The rise and fall of Detroit

General Motors World Headquarters in downtown Detroit (photo credit: REUTERS)
General Motors World Headquarters in downtown Detroit
(photo credit: REUTERS)
Just under a century ago, the automotive industry in Detroit fueled a period of rapid growth for the city, making it one of the wealthiest in the US with a booming real estate market. However, in the second half of the 20th century, the city experienced a spectacular collapse reducing it to a mere shell of its former self. Ever since then, Detroit has been suffering from widespread poverty, crime and urban decay and with property values among the lowest in the country. Today, despite increasing reports of a revival prompting some speculative investors to take note, the city in large parts is still suffering badly from the great decline with precious little hope for the near future. 
In the height of its industrial prowess, which was driven single-handedly by the success of its automotive industry, Detroit had one of the highest median household incomes in the country – 13% above the national average. The real estate market was on the rise with properties across all asset classes being built at a rapid pace, trying to keep up with the rising demand throughout the city. As the demand for housing, office, retail and leisure/hospitality properties increased, so too did their values, making Detroit one of the hottest property markets in the country.
However, during the automotive industry’s great decline, from 1950-1970, the city lost 325,000 residents, leaving behind a predominantly African-American demographic that was suffering from a high level of poverty and severe unemployment.
The real estate market suffered hugely as the lack of demand for properties caused values to plummet. At its lowest ebb, in 2009, the average value of a home in some central areas stood at a shockingly low $7,000. The culmination of the misery occurred in 2013, when, after years of economic despair, the city finally filed for bankruptcy – the largest municipal bankruptcy filing in US history.
Over the past few years, however, there has been increasing talks of Detroit making a comeback. The city was successful in resolving its bankruptcy and appointed new forward-thinking municipal leadership in an attempt to restore the city back on the path to its former glories. Some progress has been made in redeveloping the city’s economy prompting many academics and news outlets to praise Detroit for its resilience and strength in turning their bleak situation around. The Downtown/Midtown area has indeed experienced somewhat of a revival with a recent uptake in development of multifamily housing, retail, corporate/government offices and restaurants.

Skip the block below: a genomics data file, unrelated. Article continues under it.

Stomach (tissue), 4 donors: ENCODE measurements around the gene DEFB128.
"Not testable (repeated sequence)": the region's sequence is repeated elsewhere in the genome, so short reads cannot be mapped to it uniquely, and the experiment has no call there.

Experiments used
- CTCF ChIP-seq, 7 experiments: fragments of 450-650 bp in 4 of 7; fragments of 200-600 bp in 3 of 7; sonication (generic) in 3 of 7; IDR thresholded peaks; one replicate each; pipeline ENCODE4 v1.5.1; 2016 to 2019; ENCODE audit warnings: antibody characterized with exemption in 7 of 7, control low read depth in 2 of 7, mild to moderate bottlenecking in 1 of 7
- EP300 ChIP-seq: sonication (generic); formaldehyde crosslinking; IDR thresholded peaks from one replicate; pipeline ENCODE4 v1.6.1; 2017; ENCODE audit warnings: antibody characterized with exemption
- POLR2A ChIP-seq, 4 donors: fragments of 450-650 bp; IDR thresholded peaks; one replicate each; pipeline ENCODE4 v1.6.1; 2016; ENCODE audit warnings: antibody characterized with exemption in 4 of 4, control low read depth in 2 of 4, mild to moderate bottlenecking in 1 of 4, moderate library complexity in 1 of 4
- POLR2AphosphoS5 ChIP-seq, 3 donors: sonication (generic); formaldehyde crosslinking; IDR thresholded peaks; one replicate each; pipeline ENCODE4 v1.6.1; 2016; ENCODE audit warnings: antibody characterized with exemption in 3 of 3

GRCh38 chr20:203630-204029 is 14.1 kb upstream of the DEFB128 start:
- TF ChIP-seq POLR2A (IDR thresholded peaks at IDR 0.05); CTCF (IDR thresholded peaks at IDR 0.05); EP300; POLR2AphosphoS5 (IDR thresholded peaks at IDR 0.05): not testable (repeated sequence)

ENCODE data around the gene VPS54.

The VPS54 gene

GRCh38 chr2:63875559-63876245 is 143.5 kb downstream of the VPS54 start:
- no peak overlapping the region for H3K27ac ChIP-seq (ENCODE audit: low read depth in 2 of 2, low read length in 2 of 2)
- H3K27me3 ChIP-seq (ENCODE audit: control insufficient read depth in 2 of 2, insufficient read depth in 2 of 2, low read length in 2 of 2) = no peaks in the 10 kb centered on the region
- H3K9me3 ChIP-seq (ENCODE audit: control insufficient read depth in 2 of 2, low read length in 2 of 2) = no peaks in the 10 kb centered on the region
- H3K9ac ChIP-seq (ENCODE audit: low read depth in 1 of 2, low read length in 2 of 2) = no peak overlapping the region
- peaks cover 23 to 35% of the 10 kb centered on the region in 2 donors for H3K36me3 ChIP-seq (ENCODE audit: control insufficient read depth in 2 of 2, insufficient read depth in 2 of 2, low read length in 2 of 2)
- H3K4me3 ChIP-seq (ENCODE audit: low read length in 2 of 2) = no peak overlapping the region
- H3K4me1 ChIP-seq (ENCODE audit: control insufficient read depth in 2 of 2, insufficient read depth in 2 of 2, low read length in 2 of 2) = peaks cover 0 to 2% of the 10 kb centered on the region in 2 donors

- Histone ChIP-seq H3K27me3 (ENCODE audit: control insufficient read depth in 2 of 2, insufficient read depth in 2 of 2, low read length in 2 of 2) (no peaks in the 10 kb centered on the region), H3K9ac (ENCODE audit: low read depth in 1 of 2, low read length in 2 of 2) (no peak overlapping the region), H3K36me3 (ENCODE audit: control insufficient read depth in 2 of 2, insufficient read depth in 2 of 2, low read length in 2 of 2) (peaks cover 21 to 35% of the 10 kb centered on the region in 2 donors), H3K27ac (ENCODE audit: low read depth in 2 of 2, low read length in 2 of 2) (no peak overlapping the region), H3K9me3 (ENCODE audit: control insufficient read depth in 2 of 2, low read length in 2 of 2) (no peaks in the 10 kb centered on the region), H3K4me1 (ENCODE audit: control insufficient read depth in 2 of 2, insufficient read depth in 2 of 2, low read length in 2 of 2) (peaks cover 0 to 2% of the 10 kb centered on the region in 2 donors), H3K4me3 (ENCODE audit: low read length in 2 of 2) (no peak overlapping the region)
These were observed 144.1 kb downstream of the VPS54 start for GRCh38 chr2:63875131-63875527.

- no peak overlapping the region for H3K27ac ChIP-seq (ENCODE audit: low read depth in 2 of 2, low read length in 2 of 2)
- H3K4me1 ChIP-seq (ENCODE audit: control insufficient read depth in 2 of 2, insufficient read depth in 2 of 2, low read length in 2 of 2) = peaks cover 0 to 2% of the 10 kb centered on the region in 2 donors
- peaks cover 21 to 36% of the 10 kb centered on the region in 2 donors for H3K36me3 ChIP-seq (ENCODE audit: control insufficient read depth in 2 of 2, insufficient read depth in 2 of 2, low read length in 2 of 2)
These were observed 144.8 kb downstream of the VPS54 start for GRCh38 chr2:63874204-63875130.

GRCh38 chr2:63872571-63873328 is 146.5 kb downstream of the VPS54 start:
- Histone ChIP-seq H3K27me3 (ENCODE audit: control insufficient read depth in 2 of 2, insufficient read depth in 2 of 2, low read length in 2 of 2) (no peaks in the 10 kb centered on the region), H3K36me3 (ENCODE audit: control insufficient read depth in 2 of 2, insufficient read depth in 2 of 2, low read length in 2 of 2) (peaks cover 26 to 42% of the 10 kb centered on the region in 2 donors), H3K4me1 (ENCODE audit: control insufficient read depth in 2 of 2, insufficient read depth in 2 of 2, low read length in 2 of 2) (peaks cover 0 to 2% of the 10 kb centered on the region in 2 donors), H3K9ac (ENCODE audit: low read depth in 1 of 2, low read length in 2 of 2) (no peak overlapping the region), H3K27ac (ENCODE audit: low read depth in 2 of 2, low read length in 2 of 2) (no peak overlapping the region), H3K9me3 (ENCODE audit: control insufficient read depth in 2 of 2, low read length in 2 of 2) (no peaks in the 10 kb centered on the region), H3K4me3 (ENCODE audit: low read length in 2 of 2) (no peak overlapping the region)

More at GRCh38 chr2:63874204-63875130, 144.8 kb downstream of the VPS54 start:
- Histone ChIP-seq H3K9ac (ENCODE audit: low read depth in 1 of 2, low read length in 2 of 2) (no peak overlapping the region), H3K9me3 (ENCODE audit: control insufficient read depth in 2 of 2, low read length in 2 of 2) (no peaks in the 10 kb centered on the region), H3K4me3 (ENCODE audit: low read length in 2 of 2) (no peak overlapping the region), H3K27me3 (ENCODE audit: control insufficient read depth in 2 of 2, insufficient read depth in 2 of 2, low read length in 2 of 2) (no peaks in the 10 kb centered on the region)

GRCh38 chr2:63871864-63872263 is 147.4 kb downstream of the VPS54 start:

This area, covering roughly seven square miles, represents just 5% of the city and is therefore not a true reflection of the city as a whole. Development outside Downtown and Midtown has been painfully slow. Many neighborhoods are still littered with abandoned houses and citywide property values are lagging far behind most of the other major cities in the Midwest. Detroit’s overall population, employment and income are still trending down and with many of the city’s new jobs being taken up by residents of the surrounding suburbs and towns, Detroit’s fortunes do not look to be picking up any time soon. 
In recent years, many Israeli investment houses have been offering seemingly opportunistic investments in Detroit. With their cheap purchase prices and attractive rental rates, on paper the deals look extremely attractive. The draw of investing in a big-name city in the US and the promise that property values can only go up is enough to entice many to take a chance on Detroit. However, when investing in real estate, it is extremely important to have a deep understanding of the property’s market. The state of the city’s population, economy, job market and social/crime situation are all things that must be looked at in determining the market’s strength. A market such as Detroit, with its bleak economic and social outlook, is an inherently riskier market compared to a city with a healthy economy and positive population trends. On the face of it, a deal may look numerically good on an excel spreadsheet, but, if the property is not backed by a strong growing market the deal is unlikely to succeed in the long run.
Eli Tilson is the owner and CEO of Pancho Real Estate, Yehuda Lieberman is its markets analyst.